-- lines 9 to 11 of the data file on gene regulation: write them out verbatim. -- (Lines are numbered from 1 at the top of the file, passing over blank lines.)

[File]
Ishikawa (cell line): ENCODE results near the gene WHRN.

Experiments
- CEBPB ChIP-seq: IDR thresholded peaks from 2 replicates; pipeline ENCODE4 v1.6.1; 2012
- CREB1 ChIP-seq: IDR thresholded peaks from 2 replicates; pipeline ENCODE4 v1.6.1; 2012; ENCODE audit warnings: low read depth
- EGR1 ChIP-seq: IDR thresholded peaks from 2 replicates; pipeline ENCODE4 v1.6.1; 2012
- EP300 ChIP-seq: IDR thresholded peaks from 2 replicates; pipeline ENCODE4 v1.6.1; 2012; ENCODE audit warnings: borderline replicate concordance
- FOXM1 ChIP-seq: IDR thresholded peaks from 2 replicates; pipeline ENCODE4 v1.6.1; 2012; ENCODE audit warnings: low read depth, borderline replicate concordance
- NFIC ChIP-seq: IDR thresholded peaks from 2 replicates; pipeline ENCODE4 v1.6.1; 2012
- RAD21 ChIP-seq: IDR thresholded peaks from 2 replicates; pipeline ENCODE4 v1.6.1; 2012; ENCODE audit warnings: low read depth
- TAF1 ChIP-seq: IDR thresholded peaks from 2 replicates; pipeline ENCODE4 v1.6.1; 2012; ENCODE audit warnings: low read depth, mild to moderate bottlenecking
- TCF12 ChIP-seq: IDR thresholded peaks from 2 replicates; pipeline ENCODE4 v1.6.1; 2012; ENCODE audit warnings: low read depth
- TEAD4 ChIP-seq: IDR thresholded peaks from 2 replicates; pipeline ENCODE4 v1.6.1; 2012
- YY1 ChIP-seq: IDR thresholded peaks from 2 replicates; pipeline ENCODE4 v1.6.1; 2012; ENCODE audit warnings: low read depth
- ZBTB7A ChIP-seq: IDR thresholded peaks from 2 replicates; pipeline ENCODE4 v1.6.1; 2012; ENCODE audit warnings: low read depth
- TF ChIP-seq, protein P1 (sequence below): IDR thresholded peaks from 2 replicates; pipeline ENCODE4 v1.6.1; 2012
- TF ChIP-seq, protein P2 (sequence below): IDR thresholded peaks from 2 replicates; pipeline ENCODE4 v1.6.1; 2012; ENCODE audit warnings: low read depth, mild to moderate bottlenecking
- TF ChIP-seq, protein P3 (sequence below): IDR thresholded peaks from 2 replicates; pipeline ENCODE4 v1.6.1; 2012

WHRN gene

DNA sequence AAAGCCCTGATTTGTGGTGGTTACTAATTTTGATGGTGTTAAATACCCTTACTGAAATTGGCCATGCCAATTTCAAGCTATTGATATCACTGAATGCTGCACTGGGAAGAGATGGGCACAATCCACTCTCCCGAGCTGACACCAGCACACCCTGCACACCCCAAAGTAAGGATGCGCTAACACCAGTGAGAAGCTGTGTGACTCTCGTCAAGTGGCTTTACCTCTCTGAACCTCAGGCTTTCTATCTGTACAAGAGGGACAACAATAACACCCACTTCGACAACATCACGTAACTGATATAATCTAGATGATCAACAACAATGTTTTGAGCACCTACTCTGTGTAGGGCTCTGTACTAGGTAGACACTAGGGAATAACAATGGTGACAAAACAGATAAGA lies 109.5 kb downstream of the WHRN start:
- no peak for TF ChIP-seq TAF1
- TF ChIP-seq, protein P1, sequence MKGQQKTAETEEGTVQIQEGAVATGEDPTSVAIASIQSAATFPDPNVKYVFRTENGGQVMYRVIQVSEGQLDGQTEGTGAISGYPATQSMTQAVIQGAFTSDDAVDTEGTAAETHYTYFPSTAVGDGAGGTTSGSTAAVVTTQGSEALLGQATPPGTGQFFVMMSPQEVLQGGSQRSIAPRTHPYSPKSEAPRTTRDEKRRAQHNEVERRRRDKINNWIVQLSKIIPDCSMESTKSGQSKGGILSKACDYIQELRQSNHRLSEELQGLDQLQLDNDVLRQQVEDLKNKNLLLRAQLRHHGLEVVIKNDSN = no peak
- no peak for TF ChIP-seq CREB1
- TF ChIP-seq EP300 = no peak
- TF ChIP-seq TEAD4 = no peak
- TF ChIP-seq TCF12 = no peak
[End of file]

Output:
- RAD21 ChIP-seq: IDR thresholded peaks from 2 replicates; pipeline ENCODE4 v1.6.1; 2012; ENCODE audit warnings: low read depth
- TAF1 ChIP-seq: IDR thresholded peaks from 2 replicates; pipeline ENCODE4 v1.6.1; 2012; ENCODE audit warnings: low read depth, mild to moderate bottlenecking
- TCF12 ChIP-seq: IDR thresholded peaks from 2 replicates; pipeline ENCODE4 v1.6.1; 2012; ENCODE audit warnings: low read depth